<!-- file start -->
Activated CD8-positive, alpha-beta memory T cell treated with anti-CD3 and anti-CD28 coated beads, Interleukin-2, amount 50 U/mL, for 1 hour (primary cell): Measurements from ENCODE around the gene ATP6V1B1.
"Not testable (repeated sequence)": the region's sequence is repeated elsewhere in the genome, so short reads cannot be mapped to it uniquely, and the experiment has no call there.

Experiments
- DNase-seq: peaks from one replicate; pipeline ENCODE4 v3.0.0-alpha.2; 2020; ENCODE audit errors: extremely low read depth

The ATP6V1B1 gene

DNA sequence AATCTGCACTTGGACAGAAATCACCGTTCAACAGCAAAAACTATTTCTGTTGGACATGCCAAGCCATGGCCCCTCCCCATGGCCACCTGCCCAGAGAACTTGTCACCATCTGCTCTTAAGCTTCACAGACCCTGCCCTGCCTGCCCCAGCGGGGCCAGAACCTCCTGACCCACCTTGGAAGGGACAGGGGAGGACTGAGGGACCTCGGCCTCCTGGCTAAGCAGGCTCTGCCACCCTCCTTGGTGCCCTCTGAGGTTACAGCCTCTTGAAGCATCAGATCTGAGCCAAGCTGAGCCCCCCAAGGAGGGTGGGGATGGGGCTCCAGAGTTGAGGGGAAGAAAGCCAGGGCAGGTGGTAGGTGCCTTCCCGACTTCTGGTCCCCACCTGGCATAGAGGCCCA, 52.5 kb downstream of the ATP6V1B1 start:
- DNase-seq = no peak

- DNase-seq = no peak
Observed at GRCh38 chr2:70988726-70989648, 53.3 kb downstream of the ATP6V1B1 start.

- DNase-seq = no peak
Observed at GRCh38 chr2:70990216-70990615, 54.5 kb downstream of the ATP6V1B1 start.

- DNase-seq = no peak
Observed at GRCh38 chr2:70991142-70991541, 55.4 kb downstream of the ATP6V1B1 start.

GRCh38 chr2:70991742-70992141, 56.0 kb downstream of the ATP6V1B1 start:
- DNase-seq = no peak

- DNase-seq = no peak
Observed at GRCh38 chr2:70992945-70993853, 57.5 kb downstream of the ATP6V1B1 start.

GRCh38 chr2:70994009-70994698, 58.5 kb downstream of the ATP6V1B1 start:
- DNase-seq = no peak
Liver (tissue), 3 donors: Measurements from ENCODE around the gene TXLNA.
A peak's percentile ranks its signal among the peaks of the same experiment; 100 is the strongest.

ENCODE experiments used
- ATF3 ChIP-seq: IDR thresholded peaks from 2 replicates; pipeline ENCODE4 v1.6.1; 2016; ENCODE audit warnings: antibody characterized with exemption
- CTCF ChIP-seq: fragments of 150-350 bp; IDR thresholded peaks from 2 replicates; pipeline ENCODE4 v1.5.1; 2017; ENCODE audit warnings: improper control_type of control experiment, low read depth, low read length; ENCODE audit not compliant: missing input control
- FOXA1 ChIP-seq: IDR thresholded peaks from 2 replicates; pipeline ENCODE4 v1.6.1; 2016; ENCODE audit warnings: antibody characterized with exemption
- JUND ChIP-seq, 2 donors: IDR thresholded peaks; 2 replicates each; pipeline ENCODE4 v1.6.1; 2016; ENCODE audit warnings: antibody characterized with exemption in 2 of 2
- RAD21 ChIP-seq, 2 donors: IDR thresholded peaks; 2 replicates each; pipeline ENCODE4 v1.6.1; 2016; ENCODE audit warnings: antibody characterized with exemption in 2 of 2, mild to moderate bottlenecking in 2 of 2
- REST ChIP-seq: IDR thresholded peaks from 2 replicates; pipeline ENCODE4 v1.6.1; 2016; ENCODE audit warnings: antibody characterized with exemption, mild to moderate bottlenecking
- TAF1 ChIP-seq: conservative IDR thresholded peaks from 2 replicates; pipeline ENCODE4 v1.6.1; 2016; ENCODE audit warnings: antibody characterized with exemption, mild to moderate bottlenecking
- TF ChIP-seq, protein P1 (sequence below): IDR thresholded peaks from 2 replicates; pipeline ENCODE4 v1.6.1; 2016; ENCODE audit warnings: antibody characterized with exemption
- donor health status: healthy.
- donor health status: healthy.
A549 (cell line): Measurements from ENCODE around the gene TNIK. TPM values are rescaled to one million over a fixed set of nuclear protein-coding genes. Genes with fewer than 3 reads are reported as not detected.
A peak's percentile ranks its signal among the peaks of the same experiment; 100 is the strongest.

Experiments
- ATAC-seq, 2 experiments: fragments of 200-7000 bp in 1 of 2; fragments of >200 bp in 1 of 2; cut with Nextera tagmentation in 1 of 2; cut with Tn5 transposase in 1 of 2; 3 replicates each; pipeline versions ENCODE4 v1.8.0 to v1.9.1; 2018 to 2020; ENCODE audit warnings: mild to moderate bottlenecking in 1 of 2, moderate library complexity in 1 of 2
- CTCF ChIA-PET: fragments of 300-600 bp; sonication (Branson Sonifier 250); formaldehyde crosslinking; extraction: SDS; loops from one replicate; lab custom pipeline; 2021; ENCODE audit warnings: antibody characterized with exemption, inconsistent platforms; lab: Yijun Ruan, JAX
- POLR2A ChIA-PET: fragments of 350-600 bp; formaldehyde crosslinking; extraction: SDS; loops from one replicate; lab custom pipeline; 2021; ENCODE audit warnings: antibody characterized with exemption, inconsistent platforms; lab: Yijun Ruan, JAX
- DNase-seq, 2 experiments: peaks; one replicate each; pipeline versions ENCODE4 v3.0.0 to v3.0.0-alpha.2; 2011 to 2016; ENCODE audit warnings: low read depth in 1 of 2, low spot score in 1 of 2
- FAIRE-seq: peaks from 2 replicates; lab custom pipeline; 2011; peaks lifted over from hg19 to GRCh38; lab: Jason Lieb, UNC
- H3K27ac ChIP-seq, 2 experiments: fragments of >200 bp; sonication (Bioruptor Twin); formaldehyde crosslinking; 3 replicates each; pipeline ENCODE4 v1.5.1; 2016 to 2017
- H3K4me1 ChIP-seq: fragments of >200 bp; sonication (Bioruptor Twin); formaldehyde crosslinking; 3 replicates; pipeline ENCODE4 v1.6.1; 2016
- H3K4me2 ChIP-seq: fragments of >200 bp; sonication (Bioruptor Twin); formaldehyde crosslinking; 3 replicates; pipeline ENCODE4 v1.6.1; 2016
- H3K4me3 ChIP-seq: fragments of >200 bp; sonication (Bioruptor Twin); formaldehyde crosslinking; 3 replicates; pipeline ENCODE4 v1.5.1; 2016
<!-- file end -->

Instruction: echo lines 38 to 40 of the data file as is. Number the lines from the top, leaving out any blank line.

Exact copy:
- POLR2A ChIA-PET: fragments of 350-600 bp; formaldehyde crosslinking; extraction: SDS; loops from one replicate; lab custom pipeline; 2021; ENCODE audit warnings: antibody characterized with exemption, inconsistent platforms; lab: Yijun Ruan, JAX
- DNase-seq, 2 experiments: peaks; one replicate each; pipeline versions ENCODE4 v3.0.0 to v3.0.0-alpha.2; 2011 to 2016; ENCODE audit warnings: low read depth in 1 of 2, low spot score in 1 of 2
- FAIRE-seq: peaks from 2 replicates; lab custom pipeline; 2011; peaks lifted over from hg19 to GRCh38; lab: Jason Lieb, UNC